South Korean President Moon Jae-In warned today there was a "high possibility" of military clashes along the border with North Korea as tensions mount over Pyongyang's weapons ambitions.
Moon, who was sworn in last week, warned that the North's nuclear and rocket programmes were "advancing rapidly", days after Pyongyang launched what appeared to be its longest-range missile yet.
"I will never tolerate the North's provocations and nuclear threats," he said on a visit to the defence ministry, urging the South's military to adopt a "watertight defence posture".
"We are living in the reality where there is a high possibility of military clashes" along the disputed sea border off the Koreas' west coast or along the heavily-fortified land frontier that divides them, he said.
Tensions between Washington and Pyongyang have ramped up in recent weeks with the Trump administration saying military action was an option under consideration and the North threatening massive retaliation.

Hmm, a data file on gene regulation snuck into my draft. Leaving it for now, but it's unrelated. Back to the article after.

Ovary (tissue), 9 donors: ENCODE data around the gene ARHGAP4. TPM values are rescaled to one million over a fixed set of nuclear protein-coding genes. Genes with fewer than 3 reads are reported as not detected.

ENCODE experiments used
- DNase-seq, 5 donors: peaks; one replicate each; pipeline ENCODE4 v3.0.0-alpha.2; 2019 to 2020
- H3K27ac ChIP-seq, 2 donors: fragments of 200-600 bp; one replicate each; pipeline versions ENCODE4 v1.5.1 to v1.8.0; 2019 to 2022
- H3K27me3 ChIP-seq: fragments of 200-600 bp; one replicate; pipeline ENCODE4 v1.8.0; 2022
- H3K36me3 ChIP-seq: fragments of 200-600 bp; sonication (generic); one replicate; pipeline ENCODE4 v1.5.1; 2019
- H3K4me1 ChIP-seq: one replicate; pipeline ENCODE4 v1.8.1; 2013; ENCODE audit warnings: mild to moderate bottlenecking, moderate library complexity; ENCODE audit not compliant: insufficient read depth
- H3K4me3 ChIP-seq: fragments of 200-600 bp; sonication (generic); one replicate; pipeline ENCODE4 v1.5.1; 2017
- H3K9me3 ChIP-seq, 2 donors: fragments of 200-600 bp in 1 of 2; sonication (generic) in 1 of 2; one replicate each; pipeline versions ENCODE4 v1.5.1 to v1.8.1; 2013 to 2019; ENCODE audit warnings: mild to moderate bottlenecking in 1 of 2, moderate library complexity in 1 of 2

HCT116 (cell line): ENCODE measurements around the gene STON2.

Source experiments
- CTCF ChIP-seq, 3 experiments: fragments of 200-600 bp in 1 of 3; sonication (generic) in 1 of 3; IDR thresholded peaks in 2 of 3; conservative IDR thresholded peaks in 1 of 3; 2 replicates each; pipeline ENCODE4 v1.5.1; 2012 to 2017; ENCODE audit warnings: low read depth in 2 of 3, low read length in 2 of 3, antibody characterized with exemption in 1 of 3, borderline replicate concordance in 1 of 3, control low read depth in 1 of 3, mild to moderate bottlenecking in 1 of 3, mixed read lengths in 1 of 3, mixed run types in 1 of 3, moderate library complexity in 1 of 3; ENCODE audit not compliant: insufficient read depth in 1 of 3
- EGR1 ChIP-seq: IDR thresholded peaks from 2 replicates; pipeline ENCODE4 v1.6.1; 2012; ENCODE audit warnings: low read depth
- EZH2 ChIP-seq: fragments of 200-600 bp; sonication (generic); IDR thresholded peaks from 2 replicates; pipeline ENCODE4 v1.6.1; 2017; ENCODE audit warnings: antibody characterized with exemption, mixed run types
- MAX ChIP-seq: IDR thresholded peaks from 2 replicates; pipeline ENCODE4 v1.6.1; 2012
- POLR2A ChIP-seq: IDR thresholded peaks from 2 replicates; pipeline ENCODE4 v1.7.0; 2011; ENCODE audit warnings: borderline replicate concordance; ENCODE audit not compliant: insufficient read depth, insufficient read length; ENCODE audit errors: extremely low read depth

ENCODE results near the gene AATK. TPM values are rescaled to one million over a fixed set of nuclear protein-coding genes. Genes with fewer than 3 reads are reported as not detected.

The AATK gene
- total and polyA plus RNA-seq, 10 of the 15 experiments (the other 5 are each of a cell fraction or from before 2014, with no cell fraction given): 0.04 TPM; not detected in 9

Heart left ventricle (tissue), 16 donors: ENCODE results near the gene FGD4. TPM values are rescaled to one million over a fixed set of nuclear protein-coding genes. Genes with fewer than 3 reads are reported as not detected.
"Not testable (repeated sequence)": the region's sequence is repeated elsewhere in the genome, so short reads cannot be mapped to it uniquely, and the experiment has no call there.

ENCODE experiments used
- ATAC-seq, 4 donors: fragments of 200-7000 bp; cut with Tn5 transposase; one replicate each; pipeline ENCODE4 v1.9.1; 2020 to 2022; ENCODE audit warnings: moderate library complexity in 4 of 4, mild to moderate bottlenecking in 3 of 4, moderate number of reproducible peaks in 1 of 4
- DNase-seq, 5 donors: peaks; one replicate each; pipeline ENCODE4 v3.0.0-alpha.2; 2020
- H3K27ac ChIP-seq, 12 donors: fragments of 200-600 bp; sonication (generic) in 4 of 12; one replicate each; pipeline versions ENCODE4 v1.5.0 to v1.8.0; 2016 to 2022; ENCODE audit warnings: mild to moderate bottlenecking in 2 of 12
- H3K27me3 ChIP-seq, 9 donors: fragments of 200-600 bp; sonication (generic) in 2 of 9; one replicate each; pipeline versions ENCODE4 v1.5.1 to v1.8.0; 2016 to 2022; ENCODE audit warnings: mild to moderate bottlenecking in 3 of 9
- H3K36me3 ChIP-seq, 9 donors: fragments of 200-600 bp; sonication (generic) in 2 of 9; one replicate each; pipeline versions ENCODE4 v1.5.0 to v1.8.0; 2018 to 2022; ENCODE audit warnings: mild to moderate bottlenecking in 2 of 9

Left-leaning Moon favours engagement with the North to bring it to the negotiating table, but after Sunday's missile launch said dialogue would be possible "only if Pyongyang changes its behaviour".
The North claimed the rocket was capable of carrying a nuclear warhead, although there are doubts whether the country could build a warhead small enough to fit into a missile.
The two Koreas -- technically still at war after the 1950-53 conflict ended only with a ceasefire -- have occasionally clashed along the border.
The North's shelling in 2010 of the southern border island of Yeonpyeong killed four people in the first attack on civilians since the war, sparking brief fears of an all-out conflict.
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